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Lao-UNESCO Programme for "Safeguarding the Plain of Jars"

In 1998, Xieng Khouang ProvinceUNESCO and the Government of Lao PDR initiated a multi-year phased programme to safeguard and develop the Plain of Jars. The goal of this Lao-UNESCO Programme for Safeguarding the Plain of Jars is to put mechanisms in place that ensure ongoing protection of the heritage resourceslinked to bringing socio-economic benefits for the local communities.

The Lao-UNESCO initiative arose following the Laotian government’s expressed commitment to protect and develop the vast historical and archaeological landscape of the Plain of Jars and nominate the site for World Heritage inscription. It received widespread international attention following a visit by the former Director-General of UNESCO, who personally pledged UNESCO support for the protection and development of the site.

The Plain of Jars Archaeological Landscape

 The landscape of the Xieng Khouang plateau is dotted throughout with thousands of stone jars, in clusters from one to over a hundred jars. Initial study of the Plain of Jars by French archaeologist Madeleine Colani in the 1930's suggested that the stone jars are associated with the burial practices of the protohistoric communities living in the area. Excavation by Lao and Japanese archaeologists in the intervening years has supported this interpretation with the discovery of human remains, burial goods and ceramics dated, by comparative material from Dong Son in Viet Nam, to the Early Iron Age from approximately 500 BCE to 800 CE. Some sites contain more than 250 individual jars. The tallest jars are more than 3 meters in height and while most are undecorated, a few have carved human figures or faces. Circular stone discs found near the jars, and presumed to be lids, are also sometimes carved with representations of humans, tigers or monkeys.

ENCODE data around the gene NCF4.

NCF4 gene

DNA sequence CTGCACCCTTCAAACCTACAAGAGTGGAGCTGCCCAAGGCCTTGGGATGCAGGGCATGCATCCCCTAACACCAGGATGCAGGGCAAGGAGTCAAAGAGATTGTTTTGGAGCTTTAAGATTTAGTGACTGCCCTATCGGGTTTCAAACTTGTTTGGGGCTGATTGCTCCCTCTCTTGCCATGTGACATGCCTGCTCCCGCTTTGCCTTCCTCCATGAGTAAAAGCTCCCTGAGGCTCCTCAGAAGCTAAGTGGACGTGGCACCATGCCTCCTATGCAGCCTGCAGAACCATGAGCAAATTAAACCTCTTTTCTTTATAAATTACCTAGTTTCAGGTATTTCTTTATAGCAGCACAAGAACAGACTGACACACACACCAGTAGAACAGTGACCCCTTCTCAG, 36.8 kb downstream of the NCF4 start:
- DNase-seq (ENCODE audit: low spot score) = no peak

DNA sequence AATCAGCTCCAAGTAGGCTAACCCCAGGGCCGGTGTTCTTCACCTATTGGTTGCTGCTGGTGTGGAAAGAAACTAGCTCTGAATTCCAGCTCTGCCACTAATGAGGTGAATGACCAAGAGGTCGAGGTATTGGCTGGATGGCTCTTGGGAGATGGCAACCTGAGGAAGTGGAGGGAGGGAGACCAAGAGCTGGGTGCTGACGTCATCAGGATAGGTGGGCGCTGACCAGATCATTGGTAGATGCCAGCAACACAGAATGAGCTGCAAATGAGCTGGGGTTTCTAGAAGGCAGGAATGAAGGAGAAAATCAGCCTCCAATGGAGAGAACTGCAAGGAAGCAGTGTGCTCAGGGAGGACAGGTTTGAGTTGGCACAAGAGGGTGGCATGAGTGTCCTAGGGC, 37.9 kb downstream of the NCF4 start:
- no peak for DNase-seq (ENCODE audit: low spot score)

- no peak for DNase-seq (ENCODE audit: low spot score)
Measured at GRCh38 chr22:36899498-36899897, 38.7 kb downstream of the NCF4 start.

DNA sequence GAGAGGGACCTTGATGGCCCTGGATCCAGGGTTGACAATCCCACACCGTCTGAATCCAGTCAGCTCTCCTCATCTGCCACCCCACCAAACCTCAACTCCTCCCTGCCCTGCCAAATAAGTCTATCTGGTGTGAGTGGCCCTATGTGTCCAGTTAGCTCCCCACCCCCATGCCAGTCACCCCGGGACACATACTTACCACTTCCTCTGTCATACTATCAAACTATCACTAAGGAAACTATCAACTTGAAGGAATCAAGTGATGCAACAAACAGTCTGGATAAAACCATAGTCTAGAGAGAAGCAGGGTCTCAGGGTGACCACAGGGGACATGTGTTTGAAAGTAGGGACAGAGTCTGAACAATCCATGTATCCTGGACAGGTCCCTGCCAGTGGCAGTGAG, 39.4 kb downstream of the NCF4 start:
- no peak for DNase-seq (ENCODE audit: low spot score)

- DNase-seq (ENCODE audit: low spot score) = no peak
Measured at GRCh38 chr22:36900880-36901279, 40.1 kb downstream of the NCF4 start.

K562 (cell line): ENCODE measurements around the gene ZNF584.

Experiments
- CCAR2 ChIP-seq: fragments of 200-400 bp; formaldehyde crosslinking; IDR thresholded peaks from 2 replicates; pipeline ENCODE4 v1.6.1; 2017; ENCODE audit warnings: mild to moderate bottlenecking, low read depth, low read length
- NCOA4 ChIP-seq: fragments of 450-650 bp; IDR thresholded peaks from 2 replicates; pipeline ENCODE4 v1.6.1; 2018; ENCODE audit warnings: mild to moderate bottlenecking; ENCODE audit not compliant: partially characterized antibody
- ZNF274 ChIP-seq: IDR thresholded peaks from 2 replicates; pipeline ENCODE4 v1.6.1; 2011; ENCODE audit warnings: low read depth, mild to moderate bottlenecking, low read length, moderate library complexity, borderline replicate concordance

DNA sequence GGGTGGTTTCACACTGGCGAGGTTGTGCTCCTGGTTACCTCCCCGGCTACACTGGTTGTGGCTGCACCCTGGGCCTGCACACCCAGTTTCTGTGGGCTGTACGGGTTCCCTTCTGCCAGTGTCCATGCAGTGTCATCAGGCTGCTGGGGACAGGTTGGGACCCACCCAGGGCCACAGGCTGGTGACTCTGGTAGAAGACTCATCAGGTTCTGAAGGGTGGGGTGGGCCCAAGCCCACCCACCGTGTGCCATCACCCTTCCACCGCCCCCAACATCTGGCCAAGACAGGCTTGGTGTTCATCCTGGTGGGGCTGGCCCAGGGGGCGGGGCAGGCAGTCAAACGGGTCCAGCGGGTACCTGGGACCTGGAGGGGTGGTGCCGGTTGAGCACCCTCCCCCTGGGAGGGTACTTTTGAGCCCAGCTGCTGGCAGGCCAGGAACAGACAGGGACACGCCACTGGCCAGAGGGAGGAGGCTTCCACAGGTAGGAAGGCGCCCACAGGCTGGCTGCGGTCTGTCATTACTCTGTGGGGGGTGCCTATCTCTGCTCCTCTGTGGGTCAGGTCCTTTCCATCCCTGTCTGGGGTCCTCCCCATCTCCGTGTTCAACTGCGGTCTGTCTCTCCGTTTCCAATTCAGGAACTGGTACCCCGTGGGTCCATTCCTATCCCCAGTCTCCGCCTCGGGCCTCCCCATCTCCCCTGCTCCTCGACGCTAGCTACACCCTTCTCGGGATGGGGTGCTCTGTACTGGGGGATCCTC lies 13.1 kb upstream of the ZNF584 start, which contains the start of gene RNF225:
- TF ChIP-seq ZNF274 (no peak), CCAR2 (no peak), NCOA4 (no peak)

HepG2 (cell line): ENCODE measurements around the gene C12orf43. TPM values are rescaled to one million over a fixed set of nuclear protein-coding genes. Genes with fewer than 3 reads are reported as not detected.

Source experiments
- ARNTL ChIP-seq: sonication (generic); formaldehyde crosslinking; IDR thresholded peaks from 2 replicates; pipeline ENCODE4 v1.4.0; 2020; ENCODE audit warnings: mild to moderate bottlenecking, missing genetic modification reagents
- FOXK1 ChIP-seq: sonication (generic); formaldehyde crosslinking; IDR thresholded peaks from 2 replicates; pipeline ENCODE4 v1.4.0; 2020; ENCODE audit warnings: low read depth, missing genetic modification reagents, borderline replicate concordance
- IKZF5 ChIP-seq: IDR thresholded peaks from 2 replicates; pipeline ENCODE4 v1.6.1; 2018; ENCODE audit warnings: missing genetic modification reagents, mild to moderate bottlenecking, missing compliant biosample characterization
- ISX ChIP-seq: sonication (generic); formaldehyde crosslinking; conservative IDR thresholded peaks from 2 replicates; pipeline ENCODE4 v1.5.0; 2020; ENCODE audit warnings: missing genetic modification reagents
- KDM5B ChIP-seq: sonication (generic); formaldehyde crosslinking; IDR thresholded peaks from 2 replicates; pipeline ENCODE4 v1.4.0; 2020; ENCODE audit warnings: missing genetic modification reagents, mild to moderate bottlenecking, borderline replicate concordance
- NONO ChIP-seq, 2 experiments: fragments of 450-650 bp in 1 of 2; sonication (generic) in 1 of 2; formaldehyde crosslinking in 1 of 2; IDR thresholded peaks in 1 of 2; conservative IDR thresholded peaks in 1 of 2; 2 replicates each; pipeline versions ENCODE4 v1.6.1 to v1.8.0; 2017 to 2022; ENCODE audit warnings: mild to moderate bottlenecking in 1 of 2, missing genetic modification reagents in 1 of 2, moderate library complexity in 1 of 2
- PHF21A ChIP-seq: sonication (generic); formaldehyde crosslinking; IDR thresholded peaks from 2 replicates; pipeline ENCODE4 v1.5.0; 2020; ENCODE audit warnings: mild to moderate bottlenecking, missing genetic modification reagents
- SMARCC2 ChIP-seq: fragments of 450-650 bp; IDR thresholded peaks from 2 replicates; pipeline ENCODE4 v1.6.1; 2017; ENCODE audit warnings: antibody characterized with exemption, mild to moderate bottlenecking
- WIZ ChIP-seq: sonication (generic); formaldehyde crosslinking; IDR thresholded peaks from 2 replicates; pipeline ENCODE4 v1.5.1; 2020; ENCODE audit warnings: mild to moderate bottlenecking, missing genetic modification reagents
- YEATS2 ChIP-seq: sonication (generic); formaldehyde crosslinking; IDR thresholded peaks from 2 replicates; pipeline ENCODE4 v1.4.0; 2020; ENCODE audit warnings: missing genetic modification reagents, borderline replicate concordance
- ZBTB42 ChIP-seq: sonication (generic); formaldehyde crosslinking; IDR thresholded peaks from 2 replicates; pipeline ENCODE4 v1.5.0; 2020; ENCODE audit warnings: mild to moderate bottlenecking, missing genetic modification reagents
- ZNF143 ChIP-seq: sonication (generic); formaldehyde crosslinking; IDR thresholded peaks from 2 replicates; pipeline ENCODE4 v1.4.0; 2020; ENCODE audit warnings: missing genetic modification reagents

The artifacts from the Plain of Jars constitute an exceptional collection for the study of the late prehistory of mainland Southeast Asia. The jars' striking and enigmatic presence has given to the Xieng Khouang Plateau the name The Plain of Jars; little is yet known for certain about the people and culture which produced them.